The CFR requires charging network operators to reinvest 100% of the proceeds from the sale of credits created by residential and public EV charging. The revenue must be reinvested into two available categories of actions: (i) reducing the cost of EV ownership through financial incentives to purchase or operate an EV, or (ii) expanding charging infrastructure in residential or public locations, including EV charging stations and electricity distribution infrastructure that supports EV charging. ECCC has indicated that credits for residential charging of EVs will be phased out by the end of 2035 for charging stations installed by the end of 2030. Further, any residential charging station installed after the end of 2030 will not be eligible for credits.

Fuel Life Cycle Assessment Model

The Fuel Life Cycle Assessment (LCA) Model is a tool used to support the calculation of the life cycle CI of fuels and energy sources used and produced in Canada. Registered entities can use the Fuel LCA model to create credits under the CFR. The Fuel LCA Model consists of three main components:

  1. Fuel LCA Model Database: Contains a library of CI datasets and fuel pathways developed to model a CI specific to a fuel or an energy source.
  2. Fuel LCA Model Methodology: Describes the methodology, data sources and assumptions that were used in the development of the Fuel LCA Model, and provides the rationale supporting the methodological approach.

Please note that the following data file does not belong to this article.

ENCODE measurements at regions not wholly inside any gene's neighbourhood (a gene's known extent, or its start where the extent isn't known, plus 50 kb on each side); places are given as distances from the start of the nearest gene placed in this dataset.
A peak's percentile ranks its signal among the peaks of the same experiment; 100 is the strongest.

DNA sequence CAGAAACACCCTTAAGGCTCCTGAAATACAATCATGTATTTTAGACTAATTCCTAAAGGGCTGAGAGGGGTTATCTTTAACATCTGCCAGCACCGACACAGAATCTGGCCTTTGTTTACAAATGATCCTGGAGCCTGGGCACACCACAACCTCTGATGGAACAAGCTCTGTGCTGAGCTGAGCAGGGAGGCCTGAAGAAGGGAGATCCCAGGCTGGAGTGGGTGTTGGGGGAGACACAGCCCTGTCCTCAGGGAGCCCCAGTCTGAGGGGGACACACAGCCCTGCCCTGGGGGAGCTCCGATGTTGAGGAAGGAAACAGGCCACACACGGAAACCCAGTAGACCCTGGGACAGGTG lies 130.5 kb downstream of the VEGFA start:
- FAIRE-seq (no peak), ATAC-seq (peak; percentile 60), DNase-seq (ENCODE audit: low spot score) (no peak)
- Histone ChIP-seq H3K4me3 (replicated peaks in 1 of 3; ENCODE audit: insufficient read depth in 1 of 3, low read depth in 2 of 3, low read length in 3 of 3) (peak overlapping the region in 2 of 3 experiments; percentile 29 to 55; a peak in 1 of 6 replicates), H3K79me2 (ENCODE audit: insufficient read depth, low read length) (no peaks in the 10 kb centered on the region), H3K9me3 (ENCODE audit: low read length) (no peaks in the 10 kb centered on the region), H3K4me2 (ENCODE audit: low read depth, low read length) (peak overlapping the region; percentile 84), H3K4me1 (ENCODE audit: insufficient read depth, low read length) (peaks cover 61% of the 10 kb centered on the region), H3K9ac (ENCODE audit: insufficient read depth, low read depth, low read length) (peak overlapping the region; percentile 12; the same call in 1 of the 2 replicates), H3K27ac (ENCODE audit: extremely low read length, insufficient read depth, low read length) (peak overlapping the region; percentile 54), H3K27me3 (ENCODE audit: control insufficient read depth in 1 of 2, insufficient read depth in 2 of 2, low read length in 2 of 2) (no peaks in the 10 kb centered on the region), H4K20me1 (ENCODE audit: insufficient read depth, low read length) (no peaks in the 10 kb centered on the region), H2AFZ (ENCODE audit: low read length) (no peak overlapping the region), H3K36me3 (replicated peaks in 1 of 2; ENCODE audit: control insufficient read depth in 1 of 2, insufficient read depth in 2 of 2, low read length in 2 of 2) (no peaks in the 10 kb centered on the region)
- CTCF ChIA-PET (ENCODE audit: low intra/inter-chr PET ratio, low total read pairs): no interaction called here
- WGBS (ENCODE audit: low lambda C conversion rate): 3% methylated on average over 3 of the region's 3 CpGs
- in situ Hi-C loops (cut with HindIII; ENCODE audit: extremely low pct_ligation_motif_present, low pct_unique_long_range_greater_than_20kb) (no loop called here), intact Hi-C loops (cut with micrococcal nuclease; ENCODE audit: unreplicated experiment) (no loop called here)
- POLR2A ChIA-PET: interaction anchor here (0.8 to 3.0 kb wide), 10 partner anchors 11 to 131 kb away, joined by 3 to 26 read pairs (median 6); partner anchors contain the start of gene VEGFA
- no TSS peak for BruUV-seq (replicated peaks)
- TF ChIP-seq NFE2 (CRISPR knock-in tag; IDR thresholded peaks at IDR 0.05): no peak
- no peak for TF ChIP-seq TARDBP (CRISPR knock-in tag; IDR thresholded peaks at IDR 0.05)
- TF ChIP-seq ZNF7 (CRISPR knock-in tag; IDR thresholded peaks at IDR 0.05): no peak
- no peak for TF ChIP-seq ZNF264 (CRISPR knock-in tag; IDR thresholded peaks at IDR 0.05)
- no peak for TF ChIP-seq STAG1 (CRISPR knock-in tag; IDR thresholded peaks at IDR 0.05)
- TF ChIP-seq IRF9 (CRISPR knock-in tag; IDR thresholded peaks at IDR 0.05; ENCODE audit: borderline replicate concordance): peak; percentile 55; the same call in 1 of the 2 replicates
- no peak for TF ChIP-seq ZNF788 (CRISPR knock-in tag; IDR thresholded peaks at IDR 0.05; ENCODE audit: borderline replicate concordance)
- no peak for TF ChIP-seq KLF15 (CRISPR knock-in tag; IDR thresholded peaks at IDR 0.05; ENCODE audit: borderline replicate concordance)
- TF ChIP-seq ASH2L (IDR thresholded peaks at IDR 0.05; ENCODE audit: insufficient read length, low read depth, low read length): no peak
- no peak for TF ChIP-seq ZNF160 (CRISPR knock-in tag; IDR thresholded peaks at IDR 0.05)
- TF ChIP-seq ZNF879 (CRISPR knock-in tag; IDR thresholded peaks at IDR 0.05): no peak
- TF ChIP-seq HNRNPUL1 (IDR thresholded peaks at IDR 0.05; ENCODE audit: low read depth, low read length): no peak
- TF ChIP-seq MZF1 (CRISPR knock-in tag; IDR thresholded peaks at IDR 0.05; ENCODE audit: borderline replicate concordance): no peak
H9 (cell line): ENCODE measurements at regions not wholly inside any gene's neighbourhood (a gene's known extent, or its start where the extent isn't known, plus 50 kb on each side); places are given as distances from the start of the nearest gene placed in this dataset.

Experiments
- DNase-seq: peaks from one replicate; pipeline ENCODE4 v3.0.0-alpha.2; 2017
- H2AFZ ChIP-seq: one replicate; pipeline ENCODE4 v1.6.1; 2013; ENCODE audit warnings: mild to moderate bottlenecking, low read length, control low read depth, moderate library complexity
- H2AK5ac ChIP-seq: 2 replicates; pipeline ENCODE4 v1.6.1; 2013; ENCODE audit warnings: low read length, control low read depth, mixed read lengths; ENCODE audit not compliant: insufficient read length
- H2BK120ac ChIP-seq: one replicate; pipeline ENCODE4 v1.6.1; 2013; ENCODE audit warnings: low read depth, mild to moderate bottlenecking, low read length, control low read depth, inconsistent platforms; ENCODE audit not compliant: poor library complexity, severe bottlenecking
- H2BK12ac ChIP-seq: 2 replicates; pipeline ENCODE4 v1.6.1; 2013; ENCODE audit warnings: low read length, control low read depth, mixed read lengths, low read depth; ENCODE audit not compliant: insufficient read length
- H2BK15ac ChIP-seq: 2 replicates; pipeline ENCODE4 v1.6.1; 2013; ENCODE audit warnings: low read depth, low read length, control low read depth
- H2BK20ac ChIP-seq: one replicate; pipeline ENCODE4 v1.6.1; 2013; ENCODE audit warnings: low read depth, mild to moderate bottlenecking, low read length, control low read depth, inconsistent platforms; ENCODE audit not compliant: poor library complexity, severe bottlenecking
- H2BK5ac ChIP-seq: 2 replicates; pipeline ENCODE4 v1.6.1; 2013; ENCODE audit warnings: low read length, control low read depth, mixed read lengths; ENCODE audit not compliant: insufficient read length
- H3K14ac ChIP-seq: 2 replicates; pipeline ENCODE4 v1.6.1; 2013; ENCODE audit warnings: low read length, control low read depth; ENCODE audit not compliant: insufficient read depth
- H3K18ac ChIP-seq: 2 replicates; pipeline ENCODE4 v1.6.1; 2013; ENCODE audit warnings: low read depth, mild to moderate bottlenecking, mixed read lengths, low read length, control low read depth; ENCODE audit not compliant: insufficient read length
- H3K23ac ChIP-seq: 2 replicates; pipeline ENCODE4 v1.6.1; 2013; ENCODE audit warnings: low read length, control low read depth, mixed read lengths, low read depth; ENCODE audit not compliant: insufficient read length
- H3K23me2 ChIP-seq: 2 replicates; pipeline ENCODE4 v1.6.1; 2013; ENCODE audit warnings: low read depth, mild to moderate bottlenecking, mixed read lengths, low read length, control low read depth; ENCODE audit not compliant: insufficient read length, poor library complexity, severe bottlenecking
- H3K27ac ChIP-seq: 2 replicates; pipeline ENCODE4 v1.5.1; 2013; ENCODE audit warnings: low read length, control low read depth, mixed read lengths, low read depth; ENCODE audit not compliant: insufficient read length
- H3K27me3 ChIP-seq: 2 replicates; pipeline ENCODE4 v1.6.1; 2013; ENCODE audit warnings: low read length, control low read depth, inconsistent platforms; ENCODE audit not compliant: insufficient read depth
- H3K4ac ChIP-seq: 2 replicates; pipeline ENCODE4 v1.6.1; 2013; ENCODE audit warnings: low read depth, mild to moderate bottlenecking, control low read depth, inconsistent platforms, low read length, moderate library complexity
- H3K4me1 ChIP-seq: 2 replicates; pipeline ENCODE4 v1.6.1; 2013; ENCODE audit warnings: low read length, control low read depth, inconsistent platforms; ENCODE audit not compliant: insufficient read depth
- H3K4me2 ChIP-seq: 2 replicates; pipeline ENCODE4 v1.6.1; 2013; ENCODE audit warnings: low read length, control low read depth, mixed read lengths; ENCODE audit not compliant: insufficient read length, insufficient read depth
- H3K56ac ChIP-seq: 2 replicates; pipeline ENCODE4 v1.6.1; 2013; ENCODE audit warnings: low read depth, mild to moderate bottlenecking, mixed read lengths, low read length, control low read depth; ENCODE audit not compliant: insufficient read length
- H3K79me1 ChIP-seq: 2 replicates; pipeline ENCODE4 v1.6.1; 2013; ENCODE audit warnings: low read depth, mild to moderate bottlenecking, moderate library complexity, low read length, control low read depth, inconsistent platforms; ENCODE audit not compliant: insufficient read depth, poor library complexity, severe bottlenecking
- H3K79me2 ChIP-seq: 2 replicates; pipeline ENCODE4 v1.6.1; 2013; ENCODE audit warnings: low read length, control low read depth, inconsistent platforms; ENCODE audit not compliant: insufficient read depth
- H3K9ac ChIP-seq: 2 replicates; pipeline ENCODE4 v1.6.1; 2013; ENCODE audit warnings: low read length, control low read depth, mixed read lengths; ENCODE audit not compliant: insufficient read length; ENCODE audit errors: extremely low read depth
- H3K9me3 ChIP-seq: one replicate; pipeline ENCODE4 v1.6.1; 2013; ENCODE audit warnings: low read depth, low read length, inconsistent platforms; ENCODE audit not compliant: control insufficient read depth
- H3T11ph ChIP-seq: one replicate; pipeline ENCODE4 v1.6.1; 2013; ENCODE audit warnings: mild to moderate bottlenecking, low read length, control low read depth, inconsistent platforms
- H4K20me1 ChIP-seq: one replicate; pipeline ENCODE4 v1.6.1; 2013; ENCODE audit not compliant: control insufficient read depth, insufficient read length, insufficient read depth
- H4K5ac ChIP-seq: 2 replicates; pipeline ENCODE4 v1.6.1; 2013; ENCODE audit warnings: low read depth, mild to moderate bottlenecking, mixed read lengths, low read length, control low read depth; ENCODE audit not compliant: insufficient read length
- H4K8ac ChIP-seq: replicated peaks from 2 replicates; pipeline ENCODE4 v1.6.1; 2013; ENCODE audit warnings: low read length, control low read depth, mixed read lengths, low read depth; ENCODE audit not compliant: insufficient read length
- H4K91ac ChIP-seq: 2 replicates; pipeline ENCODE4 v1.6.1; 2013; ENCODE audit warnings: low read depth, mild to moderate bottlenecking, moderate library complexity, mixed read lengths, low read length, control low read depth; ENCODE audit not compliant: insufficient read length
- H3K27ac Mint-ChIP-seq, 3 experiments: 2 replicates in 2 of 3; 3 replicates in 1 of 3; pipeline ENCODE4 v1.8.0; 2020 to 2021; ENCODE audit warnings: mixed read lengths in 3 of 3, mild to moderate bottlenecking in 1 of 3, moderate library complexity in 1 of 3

3. Fuel LCA Model User Manual: Provides information on general definitions and concepts related to LCA from the perspective of the LCA Model. Also provides technical guidance on how to perform basic operations in the openLCA software that are required for CI calculations.

ECCC has also developed two other CFR-specific components that stakeholders can use in order to determine the CI of a fuel or energy source:

  1. CFR Specifications for Fuel LCA Model CI Calculations: Provides instructions for calculating CI values of fuels, energy sources and material input for the purpose of creating credits under the CFR.
  2. CFR Data Workbook: A spreadsheet that helps convert applicant data to ensure compatibility with the Fuel LCA Model. For the purpose of the CFR, it must be used to carry out all calculations (i.e. unit conversion, calculation of allocation factors, etc.) prior to data entry in the Fuel LCA Model.

All components are available in the Environment and Climate Change Canada Data Catalogue.

Renewable fuel requirements in the provinces

Currently, six provinces have renewable fuel requirements that are equal to or higher than current federal renewable fuel requirements (as set in the RFR and maintained by the CFR):